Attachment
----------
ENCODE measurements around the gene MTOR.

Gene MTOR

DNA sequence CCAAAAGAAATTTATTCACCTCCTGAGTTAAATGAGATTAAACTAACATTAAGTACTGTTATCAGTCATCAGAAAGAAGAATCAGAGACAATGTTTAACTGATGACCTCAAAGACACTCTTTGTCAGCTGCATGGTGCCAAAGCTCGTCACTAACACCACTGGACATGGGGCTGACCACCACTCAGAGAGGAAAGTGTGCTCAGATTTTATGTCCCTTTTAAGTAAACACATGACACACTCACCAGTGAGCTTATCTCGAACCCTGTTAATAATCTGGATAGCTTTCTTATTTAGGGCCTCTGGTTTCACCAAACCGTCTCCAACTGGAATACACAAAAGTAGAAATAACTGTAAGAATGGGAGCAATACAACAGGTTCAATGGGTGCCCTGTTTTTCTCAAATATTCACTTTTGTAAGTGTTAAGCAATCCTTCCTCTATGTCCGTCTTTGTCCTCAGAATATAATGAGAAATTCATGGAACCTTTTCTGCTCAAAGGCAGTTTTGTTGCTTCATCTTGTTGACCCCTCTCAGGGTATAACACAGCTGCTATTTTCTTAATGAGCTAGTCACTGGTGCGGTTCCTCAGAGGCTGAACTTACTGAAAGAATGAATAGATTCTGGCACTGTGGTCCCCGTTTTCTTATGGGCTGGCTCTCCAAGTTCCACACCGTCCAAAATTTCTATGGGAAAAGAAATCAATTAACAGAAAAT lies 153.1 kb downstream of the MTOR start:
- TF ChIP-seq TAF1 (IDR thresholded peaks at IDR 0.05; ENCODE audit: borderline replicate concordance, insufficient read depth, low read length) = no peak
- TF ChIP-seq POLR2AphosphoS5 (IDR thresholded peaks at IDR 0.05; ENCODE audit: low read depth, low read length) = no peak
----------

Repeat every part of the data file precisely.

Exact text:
ENCODE measurements around the gene MTOR.

Gene MTOR

DNA sequence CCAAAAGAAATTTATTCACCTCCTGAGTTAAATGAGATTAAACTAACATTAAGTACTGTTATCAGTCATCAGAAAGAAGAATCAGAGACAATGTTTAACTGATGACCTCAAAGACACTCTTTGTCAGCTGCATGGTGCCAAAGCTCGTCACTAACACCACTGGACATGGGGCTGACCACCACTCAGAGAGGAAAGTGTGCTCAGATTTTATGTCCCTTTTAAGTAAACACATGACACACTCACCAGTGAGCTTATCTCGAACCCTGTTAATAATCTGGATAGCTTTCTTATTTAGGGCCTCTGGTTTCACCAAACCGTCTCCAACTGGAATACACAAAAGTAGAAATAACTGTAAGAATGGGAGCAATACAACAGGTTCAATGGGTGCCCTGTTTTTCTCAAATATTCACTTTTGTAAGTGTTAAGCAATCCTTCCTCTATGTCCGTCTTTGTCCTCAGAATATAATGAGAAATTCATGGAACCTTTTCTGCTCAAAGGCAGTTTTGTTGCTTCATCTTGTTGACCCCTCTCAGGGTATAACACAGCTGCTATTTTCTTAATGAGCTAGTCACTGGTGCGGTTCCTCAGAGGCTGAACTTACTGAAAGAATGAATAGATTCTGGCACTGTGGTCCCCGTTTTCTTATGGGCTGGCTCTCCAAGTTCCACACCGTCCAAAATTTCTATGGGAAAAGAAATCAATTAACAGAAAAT lies 153.1 kb downstream of the MTOR start:
- TF ChIP-seq TAF1 (IDR thresholded peaks at IDR 0.05; ENCODE audit: borderline replicate concordance, insufficient read depth, low read length) = no peak
- TF ChIP-seq POLR2AphosphoS5 (IDR thresholded peaks at IDR 0.05; ENCODE audit: low read depth, low read length) = no peak